Hispanic Caribbean between 1600 and the last third of the eighteenth century.
In 1700, Puerto Rico possessed an estimated 6,000 inhabitants, although it is likely that countless escaped slaves, illegal traders, castaways, and pirates
eluded census takers by taking up residence on the periphery of Spanish colonial control. After the Bourbons came into power in Spain in 1701, the
Spanish Crown became increasingly concerned about the scanty population, military weaknesses, and impoverished economic conditions in the Hispanic
Caribbean. Although the region had been a political liability and a drain on the royal coffers, requiring annual subsidies from the treasury of New Spain,
the Crown considered it a key strategic link in the imperial order. The Bourbons gradually restored Spanish authority in Puerto Rico during the second half
of the eighteenth century by revamping its defenses, congregating the dispersed population into towns, encouraging immigration (including slave trading),
redistributing land among commercial farmers, fostering the production of cash crops, and promoting commerce.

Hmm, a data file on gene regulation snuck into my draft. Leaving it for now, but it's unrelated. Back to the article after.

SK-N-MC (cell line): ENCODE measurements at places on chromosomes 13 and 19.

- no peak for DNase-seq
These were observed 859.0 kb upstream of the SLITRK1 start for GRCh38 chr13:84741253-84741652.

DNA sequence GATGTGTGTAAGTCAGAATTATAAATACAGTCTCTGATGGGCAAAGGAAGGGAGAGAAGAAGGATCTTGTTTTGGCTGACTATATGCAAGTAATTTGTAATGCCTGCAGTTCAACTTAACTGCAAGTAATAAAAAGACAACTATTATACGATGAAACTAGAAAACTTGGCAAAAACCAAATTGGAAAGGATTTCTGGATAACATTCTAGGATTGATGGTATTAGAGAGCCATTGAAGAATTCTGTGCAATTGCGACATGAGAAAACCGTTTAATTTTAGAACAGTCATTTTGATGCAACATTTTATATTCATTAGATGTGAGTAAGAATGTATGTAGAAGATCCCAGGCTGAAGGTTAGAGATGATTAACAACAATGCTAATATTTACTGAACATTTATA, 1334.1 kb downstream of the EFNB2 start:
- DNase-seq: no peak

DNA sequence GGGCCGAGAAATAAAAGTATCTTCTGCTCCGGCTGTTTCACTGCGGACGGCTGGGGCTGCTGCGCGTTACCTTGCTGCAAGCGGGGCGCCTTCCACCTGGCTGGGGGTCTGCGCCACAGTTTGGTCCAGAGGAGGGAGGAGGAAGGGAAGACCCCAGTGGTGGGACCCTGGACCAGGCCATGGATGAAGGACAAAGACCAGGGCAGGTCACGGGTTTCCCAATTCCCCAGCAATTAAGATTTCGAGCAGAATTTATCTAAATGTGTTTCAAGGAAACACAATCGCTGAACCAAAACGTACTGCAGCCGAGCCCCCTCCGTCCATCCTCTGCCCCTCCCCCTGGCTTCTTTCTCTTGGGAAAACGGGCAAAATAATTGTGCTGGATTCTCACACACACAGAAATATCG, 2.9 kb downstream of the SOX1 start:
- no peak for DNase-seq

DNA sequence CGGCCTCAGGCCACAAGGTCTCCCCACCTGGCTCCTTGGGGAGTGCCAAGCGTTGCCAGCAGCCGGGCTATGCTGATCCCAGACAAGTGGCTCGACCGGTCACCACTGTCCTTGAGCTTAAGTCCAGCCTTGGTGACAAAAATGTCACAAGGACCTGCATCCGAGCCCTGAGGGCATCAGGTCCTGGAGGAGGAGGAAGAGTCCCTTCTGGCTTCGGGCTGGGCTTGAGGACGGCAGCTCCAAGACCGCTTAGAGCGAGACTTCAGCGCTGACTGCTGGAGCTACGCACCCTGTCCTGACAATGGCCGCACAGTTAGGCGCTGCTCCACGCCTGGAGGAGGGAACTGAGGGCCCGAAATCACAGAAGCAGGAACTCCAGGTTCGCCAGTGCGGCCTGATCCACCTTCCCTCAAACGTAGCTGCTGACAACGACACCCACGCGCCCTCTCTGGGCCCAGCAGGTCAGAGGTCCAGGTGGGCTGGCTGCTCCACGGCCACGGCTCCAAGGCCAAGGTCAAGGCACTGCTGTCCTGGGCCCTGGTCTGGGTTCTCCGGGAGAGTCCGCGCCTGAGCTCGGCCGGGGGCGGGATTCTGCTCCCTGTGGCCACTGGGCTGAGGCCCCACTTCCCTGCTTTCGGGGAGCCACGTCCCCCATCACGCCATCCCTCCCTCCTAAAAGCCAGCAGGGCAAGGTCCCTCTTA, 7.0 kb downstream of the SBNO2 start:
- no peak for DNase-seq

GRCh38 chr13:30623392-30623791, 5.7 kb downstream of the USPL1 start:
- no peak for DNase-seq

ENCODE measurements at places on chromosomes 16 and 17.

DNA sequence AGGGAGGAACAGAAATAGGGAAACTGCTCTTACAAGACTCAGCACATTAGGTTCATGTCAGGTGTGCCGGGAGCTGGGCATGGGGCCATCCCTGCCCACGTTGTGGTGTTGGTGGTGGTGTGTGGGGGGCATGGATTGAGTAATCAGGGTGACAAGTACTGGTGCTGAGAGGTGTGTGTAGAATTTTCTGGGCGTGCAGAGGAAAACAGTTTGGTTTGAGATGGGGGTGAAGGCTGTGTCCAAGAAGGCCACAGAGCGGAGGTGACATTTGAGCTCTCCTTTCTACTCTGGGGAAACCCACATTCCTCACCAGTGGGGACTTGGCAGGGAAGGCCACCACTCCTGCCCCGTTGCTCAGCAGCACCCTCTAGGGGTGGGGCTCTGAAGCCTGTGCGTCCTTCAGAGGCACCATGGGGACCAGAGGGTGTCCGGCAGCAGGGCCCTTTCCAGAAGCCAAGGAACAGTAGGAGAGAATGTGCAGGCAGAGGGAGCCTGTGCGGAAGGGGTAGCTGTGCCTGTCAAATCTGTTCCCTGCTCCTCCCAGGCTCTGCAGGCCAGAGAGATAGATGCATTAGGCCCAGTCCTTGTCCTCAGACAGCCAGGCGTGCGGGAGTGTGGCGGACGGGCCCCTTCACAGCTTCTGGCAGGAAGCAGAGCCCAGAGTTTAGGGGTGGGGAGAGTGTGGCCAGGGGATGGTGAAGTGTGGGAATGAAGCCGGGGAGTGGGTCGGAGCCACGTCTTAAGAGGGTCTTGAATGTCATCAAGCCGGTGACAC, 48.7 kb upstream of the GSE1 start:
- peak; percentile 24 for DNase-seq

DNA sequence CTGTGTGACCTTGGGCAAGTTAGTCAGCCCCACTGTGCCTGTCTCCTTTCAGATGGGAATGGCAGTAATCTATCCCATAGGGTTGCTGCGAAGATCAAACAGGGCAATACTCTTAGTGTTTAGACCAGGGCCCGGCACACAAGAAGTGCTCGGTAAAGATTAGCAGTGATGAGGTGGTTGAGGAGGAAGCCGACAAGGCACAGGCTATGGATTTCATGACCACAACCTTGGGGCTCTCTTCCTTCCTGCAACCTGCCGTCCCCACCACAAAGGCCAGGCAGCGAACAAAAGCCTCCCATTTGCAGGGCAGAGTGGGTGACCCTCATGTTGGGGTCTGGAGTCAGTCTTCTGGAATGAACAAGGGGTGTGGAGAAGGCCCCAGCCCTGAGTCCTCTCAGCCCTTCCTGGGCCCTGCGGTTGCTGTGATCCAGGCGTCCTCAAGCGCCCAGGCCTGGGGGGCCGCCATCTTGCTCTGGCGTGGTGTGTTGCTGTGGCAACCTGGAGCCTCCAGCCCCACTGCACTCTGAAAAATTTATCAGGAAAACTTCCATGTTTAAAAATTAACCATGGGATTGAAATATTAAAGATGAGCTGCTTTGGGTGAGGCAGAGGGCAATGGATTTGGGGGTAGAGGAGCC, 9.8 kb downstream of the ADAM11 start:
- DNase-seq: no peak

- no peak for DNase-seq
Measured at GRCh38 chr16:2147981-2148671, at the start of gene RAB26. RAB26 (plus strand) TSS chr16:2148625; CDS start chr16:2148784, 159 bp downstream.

As a result of these changes, Puerto Rico’s population swelled from about 45,000 in 1765 to 136,000 in 1794. During the same interval, the number of
enslaved Africans tripled from 5,037 to 17,508. These developments helped set the stage for Puerto Rico’s gradual transition from a military post and
penal colony of subsistence farmers to a leading exporter of tropical staples, especially sugar and coffee, in the next century.
Jorge L. Chinea
See also: Caribbean (Chronology); Ponce de LeÃ³n, Juan; Slavery, Caribbean; Spanish Colonies on Mainland North America
CarriÃ³n, Arturo Morales, ed. Puerto Rico: A Cultural and Political History. New York: W. W. Norton, 1983.
LÃ³pez, Adalberto, ed. The Puerto Ricans: Their History, Culture, and Society. Rochester, VT: Schenkman, 1980.
Monge, JosÃ© TrÃas. Puerto Rico: The Trials of the Oldest Colony in the World. New Haven, CT: Yale University Press, 1997.